• The Mets are in no rush to get Cliff Floyd back. This says far more about their cushion in the NL East than it does their need for Floyd in left field. In fact, it says quite a bit. Floyd has begun his rehab at the Mets' Florida complex, though it will move at what could liberally be called a conservative pace. The division is really not in question now, so the team wants to make sure that Floyd comes back in a form that will allow him to be effective through the playoffs. Expect Floyd to be used in odd patterns as the team attempts to both keep him healthy and try to determine the optimal usage patterns. There's no question that Floyd can return and be valuable.

  • Khalil Greene just can't keep his hand and the ball out of each other's way. For the second time in a week, Greene is out with a hand injury. Just as soon as his finger healed up enough to get back in the game, a pitch hit him on the very same hand. X-rays were negative, though further tests are scheduled to confirm the early results. Assuming there is no fracture, Greene should be back quickly, limited by pain tolerance and function.

  • The Nationals can take their time with Jose Vidro, though his comeback is important to the team's future. Vidro had a nice start to his rehab with no problems at Single-A. He'll step up to Double-A for his next start and should be back sometime late this week if all goes well. The team could be more conservative, since they'll be watching to see if Vidro is healthy enough to trade. A move with Vidro would clear up money and open up second base, two things that would help them retain Alfonso Soriano.

  • The news wasn't so good for Hideki Matsui and the Yankees. Matsui did not make enough progress to take the next step, leaving him still at least a week away from taking part in full baseball activities. He's not yet catching long toss or swinging the bat with both hands, meaning that he's at best 15 to 20 days away. The end of the minor-league season is key to Matsui, since he will need to work on his timing. It's notable that Matsui has never had this type of layoff. His work ethic would suggest that he'll be ahead of schedule, though most players who don't have any context for injuries actually take longer. The Yanks will take Matsui whenever they can get him, though they're smart enough not to rush him. Joe Torre actually opened the door to Matsui missing the rest of the season in a quote late last week, though there's no new information to suggest that's more than Torre saying that the team is willing to be patient.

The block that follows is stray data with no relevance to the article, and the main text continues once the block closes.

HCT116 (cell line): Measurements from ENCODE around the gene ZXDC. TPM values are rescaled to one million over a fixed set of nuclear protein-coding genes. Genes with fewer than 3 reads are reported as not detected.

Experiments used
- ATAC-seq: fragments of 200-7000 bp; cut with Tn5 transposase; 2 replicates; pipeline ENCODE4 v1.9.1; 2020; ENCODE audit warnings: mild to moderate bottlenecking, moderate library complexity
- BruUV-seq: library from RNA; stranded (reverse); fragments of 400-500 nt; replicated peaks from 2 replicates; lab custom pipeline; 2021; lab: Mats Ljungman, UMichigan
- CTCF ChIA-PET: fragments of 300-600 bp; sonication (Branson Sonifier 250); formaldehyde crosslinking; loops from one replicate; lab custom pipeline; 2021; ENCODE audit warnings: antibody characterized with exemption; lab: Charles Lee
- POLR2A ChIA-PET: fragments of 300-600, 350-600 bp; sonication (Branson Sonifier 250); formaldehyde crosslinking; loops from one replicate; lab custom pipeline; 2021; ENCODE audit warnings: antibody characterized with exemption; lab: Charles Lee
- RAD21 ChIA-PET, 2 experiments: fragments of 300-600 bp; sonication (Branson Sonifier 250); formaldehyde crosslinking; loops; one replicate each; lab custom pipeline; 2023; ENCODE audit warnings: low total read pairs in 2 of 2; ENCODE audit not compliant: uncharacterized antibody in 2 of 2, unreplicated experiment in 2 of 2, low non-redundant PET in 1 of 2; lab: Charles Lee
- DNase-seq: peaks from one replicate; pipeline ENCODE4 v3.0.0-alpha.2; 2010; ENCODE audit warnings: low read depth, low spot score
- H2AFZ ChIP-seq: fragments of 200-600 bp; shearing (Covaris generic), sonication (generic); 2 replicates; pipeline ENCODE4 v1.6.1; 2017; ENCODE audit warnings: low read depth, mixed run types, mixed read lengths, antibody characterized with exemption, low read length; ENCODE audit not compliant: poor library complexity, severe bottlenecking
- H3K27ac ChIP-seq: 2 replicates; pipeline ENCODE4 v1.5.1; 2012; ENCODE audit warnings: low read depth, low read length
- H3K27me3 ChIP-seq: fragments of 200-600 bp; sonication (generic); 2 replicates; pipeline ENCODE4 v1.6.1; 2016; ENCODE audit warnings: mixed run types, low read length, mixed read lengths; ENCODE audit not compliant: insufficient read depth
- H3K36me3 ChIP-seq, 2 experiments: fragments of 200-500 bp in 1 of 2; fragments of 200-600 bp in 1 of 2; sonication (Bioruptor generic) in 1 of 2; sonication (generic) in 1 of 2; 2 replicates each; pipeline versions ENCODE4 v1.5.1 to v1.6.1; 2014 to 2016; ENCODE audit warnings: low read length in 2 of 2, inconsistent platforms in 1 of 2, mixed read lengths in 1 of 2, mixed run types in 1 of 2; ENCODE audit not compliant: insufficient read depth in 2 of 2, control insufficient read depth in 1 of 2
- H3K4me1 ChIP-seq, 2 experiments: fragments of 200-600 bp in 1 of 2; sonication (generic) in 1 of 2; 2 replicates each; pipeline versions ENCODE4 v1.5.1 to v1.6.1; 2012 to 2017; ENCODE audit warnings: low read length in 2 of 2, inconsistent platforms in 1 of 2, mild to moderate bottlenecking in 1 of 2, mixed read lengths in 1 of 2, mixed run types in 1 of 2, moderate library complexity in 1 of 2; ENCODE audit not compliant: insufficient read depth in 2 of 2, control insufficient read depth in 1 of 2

• Trot Nixon and Jason Varitek are both working as hard as they can, while the medical staff is making sure that these two Type-A players don't overstress their rehabs. Nixon is hitting with a purpose-built brace that limits his range of motion, protecting his healing bicep while allowing him to work on his hitting. Varitek is throwing now, but still has some swelling and reduced motion in the knee after 10 days. The progress he's made suggests he'll come in somewhere around the 3 1/2-week point, or around August 25th.

    The Sox are also encouraged by what they've seen from Keith Foulke. The expectations are low, but Foulke could be activated this week if the team feels he can contribute something. At worst, he'll continue working until rosters expand and get some mop-up time in September.

  • It's been a lost season for Brad Eldred, Ryan Doumit and much of the Pirates organization. Both are expected back at some point, though whether that's with Triple-A Indy or at the major-league level once rosters expands remains to be seen. Neither figures to see much playing time in any situation. Injuries have pushed both back in the organizations plans, with Doumit passed by Ronny Paulino and Eldred's window closing as he lacks development. Both still have talent, but the direction of the Pirates in the offseason will be key to both of these players having a productive future.

  • Quick Cuts: So Shawn Chacon is injured on top of bad? Nice return on Craig Wilson. Chacon had fluid drained from his knee and is questionable for his Tuesday start on so many levels Chipper Jones is back in the Braves lineup. That, along with a Braves win, makes Jenn Sterger happy Ervin Santana should take the ball next time he's scheduled to. Good news after a tough comebacker Kent Mercker is done for the season and may call it a career, depending on how bad his elbow injury is Troy Glaus left Sunday's game with a reported foot injury. Sources tell us that Glaus' knees were having problems with the hard Minnesota surface The Rangers are juggling their rotation to give Kip Wells additional time to heal a sprained foot Clinton Portis is out three to five weeks with a subluxated shoulder. Oops, wrong column.

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Premium Article Future Shock: Monday M... (08/14)
<< Previous Column
Premium Article Under The Knife: Liria... (08/09)
Next Column >>
Premium Article Under The Knife: Conve... (08/15)
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Premium Article The Ledger Domain: The... (08/14)